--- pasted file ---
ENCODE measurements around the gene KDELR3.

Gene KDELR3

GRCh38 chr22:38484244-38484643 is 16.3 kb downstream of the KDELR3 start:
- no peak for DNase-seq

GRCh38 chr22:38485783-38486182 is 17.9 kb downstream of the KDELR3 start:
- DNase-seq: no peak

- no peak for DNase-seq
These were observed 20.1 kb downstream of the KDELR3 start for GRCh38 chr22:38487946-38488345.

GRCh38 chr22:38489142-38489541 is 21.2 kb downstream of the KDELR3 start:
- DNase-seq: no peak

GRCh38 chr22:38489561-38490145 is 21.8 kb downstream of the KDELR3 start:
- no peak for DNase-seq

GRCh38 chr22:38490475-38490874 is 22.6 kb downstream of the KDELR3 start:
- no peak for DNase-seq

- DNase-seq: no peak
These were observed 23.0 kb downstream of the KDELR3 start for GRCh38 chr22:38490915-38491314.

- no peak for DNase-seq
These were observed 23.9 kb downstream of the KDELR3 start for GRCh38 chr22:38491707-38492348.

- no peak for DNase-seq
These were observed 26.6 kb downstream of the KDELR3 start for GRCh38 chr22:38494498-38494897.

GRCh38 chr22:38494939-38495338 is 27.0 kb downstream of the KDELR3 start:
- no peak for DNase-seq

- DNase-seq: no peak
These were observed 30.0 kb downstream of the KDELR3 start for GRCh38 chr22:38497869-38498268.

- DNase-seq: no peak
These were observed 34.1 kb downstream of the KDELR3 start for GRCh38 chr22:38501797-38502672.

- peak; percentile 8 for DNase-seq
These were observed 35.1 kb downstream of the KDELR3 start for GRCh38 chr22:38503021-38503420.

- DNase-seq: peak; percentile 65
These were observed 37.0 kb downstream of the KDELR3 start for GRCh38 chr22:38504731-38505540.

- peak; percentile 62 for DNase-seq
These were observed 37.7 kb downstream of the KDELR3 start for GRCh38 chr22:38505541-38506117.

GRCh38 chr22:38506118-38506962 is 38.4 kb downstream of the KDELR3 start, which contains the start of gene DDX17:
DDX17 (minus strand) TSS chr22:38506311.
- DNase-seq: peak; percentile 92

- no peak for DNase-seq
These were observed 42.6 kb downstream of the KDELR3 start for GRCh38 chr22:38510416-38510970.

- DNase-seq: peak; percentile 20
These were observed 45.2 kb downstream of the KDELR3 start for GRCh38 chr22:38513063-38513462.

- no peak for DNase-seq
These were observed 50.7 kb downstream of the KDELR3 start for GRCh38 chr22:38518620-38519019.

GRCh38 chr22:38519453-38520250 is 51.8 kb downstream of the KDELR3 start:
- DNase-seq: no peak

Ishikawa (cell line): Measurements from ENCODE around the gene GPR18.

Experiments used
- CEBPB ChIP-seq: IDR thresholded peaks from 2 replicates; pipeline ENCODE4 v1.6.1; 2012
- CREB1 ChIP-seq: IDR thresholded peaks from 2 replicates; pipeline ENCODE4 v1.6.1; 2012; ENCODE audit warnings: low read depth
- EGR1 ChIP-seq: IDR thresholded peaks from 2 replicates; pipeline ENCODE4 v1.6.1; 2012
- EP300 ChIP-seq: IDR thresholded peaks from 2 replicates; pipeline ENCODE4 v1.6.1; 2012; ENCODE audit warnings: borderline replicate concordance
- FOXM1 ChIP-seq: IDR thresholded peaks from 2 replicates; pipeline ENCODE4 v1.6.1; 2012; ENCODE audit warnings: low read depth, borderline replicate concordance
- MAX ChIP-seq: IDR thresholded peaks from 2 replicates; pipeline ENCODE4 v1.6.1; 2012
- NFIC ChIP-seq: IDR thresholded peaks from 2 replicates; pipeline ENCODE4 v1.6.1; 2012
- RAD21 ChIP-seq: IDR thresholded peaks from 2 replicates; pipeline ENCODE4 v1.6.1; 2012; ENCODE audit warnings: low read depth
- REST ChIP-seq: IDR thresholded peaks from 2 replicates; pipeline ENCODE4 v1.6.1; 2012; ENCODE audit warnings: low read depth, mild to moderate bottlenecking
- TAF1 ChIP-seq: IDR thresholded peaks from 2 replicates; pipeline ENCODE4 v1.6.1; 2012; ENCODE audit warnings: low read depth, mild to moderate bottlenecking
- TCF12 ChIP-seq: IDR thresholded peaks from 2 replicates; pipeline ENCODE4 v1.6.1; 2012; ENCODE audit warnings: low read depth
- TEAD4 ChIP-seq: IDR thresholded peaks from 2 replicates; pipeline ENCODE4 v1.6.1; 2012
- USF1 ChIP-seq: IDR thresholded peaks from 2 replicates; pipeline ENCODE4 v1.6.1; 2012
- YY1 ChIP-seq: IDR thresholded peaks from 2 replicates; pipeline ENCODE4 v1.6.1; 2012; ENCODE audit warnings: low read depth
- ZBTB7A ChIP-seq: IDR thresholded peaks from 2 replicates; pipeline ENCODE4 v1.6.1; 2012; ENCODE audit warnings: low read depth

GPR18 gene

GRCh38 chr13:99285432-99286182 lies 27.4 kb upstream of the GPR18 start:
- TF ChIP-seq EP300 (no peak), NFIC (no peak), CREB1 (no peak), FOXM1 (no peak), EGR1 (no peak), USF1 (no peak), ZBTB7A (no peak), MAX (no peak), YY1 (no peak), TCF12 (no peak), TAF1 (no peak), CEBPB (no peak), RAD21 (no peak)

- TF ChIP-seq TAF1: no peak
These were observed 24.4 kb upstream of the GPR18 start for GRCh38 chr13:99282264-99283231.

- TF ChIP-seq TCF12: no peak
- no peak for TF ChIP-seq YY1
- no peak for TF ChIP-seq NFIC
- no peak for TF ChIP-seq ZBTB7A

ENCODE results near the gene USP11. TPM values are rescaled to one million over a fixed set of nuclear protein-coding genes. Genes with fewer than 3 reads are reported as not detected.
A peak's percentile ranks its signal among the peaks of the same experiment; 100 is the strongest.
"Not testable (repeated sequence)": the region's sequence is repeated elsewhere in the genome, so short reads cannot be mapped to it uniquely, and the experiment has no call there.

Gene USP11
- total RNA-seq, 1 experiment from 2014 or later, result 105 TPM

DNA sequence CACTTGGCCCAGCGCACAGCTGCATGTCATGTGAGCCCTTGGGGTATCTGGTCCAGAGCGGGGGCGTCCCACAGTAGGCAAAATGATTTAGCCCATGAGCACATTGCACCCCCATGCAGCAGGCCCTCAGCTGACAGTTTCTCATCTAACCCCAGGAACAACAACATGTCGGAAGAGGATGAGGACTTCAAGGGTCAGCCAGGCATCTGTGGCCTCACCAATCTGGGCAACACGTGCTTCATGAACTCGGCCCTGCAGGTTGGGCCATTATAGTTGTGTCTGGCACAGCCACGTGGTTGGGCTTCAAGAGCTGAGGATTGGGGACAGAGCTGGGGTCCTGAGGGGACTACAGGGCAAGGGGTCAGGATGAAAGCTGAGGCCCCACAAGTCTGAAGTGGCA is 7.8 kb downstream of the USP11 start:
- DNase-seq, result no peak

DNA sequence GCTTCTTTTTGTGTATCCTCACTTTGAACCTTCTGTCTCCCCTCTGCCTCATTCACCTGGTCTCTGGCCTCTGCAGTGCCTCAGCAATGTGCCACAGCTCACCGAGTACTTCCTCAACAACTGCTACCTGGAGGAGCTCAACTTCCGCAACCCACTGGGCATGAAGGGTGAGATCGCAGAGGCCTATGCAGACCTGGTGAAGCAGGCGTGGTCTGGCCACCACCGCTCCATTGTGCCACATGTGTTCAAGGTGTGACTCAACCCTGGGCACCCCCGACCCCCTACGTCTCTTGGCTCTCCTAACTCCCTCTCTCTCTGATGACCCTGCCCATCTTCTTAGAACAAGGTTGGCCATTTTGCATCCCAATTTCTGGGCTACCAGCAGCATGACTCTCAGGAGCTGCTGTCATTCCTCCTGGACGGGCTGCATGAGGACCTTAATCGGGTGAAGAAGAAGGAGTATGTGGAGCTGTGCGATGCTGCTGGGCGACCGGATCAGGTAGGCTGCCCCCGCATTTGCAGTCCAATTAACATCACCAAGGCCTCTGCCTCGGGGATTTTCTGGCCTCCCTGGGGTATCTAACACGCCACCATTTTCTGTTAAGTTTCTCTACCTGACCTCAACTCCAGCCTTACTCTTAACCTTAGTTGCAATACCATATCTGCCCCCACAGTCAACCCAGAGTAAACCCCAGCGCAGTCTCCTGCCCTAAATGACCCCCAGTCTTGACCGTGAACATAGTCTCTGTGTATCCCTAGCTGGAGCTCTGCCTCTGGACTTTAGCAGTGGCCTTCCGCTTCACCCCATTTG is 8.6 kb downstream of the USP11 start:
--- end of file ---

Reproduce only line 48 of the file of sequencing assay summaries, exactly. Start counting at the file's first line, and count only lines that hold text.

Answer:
- EGR1 ChIP-seq: IDR thresholded peaks from 2 replicates; pipeline ENCODE4 v1.6.1; 2012